After a Routine Surgery Went Wrong, This Patient Agreed to Extreme Measures
What was supposed to be a straightforward surgery left Verna Marzo on the brink of death. With less than a 10 per cent chance of survival, she agreed to extreme measures that were her only hope of beating the odds.
Leap of Faith
On March 18, 2017, Verna Marzo awoke in her Calgary apartment with crushing abdominal pain. It was 4 a.m. and the analgesic she took did nothing to ease her suffering. Her roommates decided to drive her to the nearest emergency department.
The 44-year-old had been living for a year with a cyst that doctors had discovered pressed up against an ovary. It was likely benign and would shrink on its own, she was told. But at the hospital, tests revealed that the cyst had grown to the size of a grapefruit. Worse, Marzo’s pain and fever suggested it might have ruptured. Knowing she would need emergency surgery, doctors ordered her transferred to Foothills Medical Centre by ambulance.
The chief physician on call that night recommended a full hysterectomy. Marzo, who wanted the ordeal to end, consented emphatically—“Get it out!”—and was whisked to an operating room.
By morning, with the surgery completed, Marzo was recovering in the intensive care unit, but something was still wrong. She had a raging fever and her abdomen was distended. When ICU physician Dr. Paul McBeth arrived for his shift at 8 a.m., he scrutinized her file. Taking out a cyst is a fairly straightforward operation, he thought, but she’s clearly in shock. “We’re missing something,” he told his residents.
Marzo’s sister Debie, who had been at the hospital the night before, gasped when she parted the curtain to visit again that morning. Marzo had ballooned overnight due to fluid leaking from her blood vessels. Her sister, it struck Debie, had “tripled in size.”
Meanwhile, Marzo’s blood pressure had crashed, her tissues were oxygen-starved and she was breathing with the help of a ventilator. Doctors chose to put her into a coma so her body wouldn’t have to work so hard, and gave her high doses of broad-spectrum antibiotics to combat infection.
Marzo’s body was in shock, but there are many different kinds of shock. The doctors went into detective mode. McBeth peppered Debie with questions in the family waiting room. Had her sister been travelling? Did she have any allergies? Could she have overdosed? What was the family history?
A Life-Threatening Diagnosis
Marzo had never been less than a storm surge of energy. As a young girl in the Philippines, she loved sports—running and surfing especially—and her playful hijinks were contagious. She is the second-oldest among four siblings in a fun-loving family for whom, as she puts it, “every day is April Fool’s Day.”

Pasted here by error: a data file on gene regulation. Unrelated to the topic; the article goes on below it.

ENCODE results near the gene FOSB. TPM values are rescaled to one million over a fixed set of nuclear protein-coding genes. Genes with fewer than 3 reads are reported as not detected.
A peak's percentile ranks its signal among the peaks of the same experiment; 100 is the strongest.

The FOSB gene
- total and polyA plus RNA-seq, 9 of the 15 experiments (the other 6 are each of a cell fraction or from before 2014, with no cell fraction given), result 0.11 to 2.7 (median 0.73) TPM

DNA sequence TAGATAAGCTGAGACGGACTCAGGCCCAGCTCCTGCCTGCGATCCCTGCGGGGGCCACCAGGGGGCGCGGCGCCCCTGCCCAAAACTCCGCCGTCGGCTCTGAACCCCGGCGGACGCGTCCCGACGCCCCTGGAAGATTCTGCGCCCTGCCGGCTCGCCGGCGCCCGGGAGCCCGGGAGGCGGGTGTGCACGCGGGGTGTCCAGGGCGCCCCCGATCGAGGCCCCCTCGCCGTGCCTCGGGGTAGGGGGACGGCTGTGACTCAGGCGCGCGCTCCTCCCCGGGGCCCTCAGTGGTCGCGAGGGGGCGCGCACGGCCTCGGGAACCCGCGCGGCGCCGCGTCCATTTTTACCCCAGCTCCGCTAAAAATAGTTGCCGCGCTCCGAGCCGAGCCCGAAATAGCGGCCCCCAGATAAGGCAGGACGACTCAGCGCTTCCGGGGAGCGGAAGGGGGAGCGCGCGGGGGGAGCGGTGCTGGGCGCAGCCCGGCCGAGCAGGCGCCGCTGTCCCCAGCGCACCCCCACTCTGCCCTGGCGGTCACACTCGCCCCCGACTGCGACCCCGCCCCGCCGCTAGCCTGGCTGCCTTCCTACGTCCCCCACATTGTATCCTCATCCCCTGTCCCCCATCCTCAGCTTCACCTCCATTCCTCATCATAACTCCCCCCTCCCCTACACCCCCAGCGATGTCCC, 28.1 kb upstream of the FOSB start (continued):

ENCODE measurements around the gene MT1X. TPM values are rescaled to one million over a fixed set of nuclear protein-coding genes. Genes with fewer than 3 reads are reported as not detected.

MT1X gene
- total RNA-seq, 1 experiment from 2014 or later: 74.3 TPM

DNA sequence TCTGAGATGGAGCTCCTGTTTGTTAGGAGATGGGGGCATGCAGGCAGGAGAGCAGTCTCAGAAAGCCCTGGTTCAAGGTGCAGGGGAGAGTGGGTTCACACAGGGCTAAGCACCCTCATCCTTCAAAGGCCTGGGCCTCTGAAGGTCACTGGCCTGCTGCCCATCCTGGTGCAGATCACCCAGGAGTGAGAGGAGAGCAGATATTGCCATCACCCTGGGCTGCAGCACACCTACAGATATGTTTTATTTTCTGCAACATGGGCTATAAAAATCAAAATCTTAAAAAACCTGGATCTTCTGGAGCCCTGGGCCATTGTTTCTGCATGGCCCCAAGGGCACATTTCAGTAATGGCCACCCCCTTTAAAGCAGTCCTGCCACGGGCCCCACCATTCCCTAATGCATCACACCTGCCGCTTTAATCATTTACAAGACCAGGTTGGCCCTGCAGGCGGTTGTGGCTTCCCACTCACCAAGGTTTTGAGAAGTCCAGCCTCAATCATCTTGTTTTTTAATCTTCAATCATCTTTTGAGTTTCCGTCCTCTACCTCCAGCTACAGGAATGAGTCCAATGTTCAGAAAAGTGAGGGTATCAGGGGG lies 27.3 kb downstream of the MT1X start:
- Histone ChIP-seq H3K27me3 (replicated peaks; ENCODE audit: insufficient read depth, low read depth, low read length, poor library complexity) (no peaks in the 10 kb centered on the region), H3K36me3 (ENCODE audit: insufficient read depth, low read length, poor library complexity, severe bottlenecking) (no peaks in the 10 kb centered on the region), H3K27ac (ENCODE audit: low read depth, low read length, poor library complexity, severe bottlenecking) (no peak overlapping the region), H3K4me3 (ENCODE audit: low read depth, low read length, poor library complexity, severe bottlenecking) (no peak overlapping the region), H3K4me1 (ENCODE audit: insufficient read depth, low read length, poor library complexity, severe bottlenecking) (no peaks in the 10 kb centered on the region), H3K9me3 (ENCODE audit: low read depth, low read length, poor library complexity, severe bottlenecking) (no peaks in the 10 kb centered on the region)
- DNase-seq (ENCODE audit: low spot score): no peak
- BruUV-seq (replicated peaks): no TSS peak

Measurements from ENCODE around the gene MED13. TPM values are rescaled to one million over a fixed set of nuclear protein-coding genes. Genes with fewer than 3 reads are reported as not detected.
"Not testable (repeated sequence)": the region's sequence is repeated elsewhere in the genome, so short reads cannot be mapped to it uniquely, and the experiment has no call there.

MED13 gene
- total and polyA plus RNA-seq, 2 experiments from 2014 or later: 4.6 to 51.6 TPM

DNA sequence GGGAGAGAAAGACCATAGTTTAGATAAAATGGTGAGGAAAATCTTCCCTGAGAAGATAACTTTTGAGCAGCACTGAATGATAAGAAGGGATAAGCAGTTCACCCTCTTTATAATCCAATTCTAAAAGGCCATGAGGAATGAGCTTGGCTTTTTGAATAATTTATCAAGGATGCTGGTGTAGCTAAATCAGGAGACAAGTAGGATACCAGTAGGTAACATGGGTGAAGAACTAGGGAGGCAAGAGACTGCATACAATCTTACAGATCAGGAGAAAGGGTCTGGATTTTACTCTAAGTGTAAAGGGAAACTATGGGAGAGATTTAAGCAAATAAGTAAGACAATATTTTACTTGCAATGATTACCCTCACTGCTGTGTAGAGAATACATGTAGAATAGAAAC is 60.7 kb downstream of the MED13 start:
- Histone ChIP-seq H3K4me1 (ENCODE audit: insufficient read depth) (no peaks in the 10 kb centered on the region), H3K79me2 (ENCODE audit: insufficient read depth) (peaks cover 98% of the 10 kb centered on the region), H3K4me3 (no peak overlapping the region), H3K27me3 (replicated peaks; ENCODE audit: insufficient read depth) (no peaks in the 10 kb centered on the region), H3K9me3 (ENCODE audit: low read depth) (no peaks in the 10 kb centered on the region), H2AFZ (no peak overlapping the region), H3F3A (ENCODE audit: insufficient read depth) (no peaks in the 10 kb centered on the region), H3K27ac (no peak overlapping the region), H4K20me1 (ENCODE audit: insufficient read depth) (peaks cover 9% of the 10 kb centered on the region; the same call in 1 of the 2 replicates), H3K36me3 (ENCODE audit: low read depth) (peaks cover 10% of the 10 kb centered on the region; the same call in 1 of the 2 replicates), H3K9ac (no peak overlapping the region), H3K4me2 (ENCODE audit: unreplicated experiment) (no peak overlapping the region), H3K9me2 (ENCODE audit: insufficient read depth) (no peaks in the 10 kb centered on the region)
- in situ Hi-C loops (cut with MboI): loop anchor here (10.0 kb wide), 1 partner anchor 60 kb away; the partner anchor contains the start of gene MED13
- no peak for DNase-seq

To raise money for his children’s education, Marzo’s father left their village, La Union, to work in a factory in Saudi Arabia when Marzo was six years old. At age 28, Marzo decided to return the favour, leaving a marketing job in her hometown to seek employment abroad. That quest led her to Calgary in 2001, where she worked as a nanny and then started her own cleaning and interior-design business.
Marzo’s parents stayed in close touch through Skype as their daughter learned to navigate the culture, to overcome her shyness and to soften her blunt Filipina English with common Canadian idioms. She found an evangelical church community full of kindred spirits, one that her sisters Debie and Luela joined when they followed her to Calgary several years later. Things went smoothly in her new home—until they didn’t.
Some 18 hours after Marzo arrived at Foothills, McBeth’s initial fears were confirmed: Marzo had sepsis, massive inflammation that was triggered by E. coli in her bloodstream. Exactly how the bacteria got into her system—whether from inside the hospital or elsewhere—will never be known.
Septic shock is a grave complication, a flash flood that can overwhelm a body in 12 hours. Only about half of those who contract it survive.
The doctors had a near-impossible balancing act on their hands. One symptom of the condition is runaway blood clotting, so blood thinners were issued. But those can trigger internal bleeding and lower a patient’s blood pressure. The drugs used to counteract that effect starve the tissues of oxygen. Meanwhile, Marzo needed to be kept in a coma, but sedation could drive her blood pressure even lower. Cardiac arrest was a real threat.
Sure enough, Marzo flatlined—twice within a couple of hours. McBeth and his colleague, Dr. Jason Waechter, took turns resuscitating Marzo by giving her intravenous doses of epinephrine.
“I’m afraid it’s hour-to-hour now,” McBeth told Debie and some close friends who had gathered in the waiting room that evening. “We need to be prepared for the worst.”
Marzo’s kidneys had shut down. There were blood clots in her lungs and capillaries. McBeth hardly left her bedside the entire night.
In the morning, McBeth met again with Marzo’s circle of support. “The likelihood of survival in the next hour is very, very low,” he told them. He doesn’t like to give exact probabilities, but when pressed, he guessed she had less than a 10 per cent chance of survival.